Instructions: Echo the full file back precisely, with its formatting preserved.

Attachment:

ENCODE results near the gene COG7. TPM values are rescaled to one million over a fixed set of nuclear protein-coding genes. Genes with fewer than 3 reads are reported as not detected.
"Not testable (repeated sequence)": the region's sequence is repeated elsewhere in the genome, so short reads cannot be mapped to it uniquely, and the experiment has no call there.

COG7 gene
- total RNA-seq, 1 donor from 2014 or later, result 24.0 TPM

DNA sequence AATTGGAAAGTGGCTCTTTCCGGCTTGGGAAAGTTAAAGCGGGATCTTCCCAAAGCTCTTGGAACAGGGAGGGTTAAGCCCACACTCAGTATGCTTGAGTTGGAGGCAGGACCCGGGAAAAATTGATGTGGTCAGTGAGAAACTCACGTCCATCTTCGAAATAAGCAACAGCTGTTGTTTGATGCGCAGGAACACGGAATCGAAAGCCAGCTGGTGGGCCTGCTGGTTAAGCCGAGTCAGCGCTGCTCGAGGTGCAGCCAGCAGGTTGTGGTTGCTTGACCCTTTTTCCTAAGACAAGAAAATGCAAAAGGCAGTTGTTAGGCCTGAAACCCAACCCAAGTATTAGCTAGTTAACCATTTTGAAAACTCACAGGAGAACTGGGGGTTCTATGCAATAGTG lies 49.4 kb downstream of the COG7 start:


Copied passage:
ENCODE results near the gene COG7. TPM values are rescaled to one million over a fixed set of nuclear protein-coding genes. Genes with fewer than 3 reads are reported as not detected.
"Not testable (repeated sequence)": the region's sequence is repeated elsewhere in the genome, so short reads cannot be mapped to it uniquely, and the experiment has no call there.

COG7 gene
- total RNA-seq, 1 donor from 2014 or later, result 24.0 TPM

DNA sequence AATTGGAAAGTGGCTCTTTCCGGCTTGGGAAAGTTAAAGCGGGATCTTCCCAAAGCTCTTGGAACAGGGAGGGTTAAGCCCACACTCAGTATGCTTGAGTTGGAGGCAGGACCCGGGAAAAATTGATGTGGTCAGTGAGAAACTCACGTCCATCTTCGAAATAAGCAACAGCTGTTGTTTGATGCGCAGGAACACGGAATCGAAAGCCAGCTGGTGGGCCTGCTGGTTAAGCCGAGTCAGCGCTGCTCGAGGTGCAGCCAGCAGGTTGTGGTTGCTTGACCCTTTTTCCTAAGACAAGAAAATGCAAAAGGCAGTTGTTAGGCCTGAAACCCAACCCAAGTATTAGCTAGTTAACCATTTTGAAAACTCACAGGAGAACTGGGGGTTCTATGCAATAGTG lies 49.4 kb downstream of the COG7 start: